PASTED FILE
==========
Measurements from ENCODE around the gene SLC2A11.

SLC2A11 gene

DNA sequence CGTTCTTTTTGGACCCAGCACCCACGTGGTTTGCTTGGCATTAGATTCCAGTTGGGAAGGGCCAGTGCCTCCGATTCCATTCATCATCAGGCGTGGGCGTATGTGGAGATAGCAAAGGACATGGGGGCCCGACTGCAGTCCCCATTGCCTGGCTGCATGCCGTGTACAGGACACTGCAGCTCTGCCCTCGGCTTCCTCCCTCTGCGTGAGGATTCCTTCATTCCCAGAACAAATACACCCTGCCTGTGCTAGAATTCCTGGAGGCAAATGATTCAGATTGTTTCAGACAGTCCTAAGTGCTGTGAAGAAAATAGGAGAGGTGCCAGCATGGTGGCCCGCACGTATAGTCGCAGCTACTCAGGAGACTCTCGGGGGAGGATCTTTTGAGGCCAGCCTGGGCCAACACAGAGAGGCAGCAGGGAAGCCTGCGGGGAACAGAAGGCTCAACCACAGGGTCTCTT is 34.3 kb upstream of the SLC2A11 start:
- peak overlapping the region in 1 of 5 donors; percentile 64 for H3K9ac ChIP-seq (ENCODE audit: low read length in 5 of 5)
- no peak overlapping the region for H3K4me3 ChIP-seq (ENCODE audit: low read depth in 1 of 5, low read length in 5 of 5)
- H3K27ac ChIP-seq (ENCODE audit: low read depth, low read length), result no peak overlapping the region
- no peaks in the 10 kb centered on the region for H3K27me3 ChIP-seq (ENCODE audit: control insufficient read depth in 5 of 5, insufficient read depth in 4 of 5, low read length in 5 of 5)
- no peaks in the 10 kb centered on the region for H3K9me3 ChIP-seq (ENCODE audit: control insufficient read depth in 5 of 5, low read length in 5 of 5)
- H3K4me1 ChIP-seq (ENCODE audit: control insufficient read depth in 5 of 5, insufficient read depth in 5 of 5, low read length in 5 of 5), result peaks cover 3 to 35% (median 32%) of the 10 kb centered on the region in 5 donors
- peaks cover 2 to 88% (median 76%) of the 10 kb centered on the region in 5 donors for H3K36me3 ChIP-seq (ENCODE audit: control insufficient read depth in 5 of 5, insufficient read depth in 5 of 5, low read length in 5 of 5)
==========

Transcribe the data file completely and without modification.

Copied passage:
Measurements from ENCODE around the gene SLC2A11.

SLC2A11 gene

DNA sequence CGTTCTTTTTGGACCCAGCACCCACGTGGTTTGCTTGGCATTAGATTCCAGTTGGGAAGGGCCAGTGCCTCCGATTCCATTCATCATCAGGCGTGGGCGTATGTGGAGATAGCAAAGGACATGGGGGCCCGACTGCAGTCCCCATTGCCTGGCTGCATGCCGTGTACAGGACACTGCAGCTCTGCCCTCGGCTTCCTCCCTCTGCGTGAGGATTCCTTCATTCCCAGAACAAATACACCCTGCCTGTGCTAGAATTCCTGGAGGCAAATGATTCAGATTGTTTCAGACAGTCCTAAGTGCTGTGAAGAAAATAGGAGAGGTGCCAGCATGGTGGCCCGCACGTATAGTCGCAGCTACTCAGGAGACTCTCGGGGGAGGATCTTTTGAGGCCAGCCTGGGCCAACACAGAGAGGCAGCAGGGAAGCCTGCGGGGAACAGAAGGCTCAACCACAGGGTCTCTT is 34.3 kb upstream of the SLC2A11 start:
- peak overlapping the region in 1 of 5 donors; percentile 64 for H3K9ac ChIP-seq (ENCODE audit: low read length in 5 of 5)
- no peak overlapping the region for H3K4me3 ChIP-seq (ENCODE audit: low read depth in 1 of 5, low read length in 5 of 5)
- H3K27ac ChIP-seq (ENCODE audit: low read depth, low read length), result no peak overlapping the region
- no peaks in the 10 kb centered on the region for H3K27me3 ChIP-seq (ENCODE audit: control insufficient read depth in 5 of 5, insufficient read depth in 4 of 5, low read length in 5 of 5)
- no peaks in the 10 kb centered on the region for H3K9me3 ChIP-seq (ENCODE audit: control insufficient read depth in 5 of 5, low read length in 5 of 5)
- H3K4me1 ChIP-seq (ENCODE audit: control insufficient read depth in 5 of 5, insufficient read depth in 5 of 5, low read length in 5 of 5), result peaks cover 3 to 35% (median 32%) of the 10 kb centered on the region in 5 donors
- peaks cover 2 to 88% (median 76%) of the 10 kb centered on the region in 5 donors for H3K36me3 ChIP-seq (ENCODE audit: control insufficient read depth in 5 of 5, insufficient read depth in 5 of 5, low read length in 5 of 5)